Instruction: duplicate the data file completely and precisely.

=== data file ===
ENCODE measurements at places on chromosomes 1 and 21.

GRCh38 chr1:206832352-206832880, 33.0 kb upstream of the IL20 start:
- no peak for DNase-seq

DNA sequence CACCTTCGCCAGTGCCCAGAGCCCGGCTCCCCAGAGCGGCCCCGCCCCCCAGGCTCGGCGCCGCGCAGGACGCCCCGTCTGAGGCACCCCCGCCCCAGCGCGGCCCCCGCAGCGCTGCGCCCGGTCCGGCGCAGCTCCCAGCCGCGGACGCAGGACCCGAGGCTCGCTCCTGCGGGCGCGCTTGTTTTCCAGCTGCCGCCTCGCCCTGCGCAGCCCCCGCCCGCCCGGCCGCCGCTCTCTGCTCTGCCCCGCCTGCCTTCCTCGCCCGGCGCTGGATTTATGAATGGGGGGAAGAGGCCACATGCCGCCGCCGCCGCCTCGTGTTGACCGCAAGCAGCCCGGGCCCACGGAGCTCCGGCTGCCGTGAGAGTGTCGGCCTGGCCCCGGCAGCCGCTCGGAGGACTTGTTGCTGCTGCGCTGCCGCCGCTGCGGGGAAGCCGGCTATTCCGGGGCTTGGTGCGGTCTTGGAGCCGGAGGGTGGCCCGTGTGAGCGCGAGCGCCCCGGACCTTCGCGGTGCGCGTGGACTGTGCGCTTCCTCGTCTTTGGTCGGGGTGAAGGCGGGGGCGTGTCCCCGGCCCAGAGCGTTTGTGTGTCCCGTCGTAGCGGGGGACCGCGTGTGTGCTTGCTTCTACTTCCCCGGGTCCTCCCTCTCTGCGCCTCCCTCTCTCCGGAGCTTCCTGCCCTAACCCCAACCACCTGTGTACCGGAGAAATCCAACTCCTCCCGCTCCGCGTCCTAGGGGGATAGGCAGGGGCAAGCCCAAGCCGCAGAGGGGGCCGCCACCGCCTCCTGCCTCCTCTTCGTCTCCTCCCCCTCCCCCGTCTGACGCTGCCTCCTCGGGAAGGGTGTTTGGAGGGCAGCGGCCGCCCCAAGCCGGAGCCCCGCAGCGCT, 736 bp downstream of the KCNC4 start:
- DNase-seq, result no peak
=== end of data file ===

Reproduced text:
ENCODE measurements at places on chromosomes 1 and 21.

GRCh38 chr1:206832352-206832880, 33.0 kb upstream of the IL20 start:
- no peak for DNase-seq

DNA sequence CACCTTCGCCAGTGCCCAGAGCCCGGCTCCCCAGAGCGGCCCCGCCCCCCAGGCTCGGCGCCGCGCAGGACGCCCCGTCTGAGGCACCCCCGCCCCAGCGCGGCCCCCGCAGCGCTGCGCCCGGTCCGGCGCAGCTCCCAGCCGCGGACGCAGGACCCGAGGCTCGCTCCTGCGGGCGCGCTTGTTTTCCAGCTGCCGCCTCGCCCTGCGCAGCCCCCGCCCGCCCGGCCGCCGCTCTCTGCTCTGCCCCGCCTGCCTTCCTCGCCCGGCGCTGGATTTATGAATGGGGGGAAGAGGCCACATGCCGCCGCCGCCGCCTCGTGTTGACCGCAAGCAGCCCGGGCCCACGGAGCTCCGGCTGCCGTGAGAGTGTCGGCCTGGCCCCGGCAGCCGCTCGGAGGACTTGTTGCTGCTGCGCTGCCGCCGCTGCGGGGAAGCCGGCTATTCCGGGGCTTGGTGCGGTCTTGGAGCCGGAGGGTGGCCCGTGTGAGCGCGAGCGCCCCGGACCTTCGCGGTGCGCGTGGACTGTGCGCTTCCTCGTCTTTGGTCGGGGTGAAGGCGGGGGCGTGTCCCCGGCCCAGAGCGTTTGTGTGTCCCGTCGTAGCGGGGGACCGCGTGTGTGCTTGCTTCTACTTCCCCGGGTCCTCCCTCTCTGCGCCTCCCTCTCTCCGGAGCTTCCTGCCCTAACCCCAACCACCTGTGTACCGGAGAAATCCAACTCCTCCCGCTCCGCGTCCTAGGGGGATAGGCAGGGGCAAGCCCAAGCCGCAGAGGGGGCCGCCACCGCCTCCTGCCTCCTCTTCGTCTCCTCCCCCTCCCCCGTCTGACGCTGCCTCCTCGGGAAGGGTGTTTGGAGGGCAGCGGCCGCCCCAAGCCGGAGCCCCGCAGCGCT, 736 bp downstream of the KCNC4 start:
- DNase-seq, result no peak